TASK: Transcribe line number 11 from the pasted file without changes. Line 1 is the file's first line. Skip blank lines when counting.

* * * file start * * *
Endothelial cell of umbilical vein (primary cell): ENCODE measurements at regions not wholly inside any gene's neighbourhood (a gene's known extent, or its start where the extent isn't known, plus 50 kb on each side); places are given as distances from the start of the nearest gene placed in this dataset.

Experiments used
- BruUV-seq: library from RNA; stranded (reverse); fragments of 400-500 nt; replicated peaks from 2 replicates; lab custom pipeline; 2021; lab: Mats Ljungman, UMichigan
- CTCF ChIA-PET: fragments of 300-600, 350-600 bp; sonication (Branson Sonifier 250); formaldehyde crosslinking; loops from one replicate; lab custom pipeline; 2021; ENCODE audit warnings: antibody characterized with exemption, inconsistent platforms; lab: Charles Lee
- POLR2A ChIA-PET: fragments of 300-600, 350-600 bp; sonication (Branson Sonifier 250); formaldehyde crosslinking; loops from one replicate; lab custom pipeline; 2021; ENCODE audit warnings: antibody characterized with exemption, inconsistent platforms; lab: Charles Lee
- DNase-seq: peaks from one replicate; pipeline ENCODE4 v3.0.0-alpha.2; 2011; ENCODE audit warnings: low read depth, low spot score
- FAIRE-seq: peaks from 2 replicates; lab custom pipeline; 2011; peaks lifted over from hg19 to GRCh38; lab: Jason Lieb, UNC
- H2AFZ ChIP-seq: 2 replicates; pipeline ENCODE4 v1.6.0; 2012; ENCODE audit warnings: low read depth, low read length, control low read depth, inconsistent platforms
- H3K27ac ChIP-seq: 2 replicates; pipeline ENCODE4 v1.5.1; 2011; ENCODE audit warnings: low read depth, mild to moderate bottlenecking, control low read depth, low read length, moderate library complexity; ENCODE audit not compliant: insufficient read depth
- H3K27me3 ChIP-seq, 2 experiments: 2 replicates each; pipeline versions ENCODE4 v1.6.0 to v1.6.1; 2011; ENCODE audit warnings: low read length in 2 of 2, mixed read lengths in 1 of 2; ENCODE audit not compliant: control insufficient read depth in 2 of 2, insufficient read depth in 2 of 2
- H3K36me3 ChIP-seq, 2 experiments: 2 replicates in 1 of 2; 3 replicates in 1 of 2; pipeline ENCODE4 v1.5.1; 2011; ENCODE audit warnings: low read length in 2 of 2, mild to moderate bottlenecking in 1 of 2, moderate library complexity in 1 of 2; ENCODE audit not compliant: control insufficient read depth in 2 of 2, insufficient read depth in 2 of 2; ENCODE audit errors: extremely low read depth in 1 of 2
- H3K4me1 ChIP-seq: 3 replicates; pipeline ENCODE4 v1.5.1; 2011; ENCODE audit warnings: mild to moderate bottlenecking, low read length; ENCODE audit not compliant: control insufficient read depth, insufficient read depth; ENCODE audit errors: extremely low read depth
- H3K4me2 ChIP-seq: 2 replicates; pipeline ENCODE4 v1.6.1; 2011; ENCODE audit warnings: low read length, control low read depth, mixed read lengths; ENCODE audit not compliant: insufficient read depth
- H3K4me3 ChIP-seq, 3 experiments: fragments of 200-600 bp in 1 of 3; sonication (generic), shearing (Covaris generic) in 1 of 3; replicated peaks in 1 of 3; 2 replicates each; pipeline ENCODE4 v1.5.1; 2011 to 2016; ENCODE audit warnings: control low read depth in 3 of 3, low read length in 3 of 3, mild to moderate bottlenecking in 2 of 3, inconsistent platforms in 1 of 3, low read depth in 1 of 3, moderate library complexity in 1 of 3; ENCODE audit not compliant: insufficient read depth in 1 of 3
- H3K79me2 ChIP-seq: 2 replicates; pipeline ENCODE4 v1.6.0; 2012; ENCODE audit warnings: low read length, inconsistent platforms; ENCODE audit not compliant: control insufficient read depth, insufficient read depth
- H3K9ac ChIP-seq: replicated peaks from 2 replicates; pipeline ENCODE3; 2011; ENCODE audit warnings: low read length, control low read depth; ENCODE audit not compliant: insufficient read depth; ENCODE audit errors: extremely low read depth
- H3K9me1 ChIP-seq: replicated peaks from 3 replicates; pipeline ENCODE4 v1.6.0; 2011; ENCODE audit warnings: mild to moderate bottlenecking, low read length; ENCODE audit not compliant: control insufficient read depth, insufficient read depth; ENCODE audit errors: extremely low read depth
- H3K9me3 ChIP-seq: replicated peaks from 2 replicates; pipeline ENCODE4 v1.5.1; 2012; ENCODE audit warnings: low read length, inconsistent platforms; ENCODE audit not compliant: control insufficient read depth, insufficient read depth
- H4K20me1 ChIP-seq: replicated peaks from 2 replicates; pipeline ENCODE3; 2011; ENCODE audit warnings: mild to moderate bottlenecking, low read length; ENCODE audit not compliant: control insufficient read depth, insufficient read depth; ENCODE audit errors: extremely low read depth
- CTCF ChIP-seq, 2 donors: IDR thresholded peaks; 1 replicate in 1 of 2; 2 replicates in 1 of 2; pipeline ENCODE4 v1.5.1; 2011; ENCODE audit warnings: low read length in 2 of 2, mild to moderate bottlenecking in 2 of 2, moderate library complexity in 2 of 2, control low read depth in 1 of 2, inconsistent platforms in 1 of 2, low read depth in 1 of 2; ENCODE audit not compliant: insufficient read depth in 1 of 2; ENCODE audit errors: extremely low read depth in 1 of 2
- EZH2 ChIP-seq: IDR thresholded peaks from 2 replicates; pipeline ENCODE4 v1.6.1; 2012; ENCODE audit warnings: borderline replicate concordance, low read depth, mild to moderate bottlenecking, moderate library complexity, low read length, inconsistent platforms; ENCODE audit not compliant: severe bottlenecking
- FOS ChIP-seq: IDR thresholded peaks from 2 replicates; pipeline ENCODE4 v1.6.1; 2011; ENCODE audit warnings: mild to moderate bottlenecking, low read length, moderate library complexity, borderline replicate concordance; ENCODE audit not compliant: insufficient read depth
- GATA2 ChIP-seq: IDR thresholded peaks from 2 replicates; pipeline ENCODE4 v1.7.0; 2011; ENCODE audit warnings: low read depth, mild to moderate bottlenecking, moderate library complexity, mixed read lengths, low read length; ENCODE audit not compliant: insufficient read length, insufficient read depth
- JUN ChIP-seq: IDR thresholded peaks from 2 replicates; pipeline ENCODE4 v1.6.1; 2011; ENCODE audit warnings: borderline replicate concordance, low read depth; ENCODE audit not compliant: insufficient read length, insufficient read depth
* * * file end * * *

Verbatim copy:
- H3K36me3 ChIP-seq, 2 experiments: 2 replicates in 1 of 2; 3 replicates in 1 of 2; pipeline ENCODE4 v1.5.1; 2011; ENCODE audit warnings: low read length in 2 of 2, mild to moderate bottlenecking in 1 of 2, moderate library complexity in 1 of 2; ENCODE audit not compliant: control insufficient read depth in 2 of 2, insufficient read depth in 2 of 2; ENCODE audit errors: extremely low read depth in 1 of 2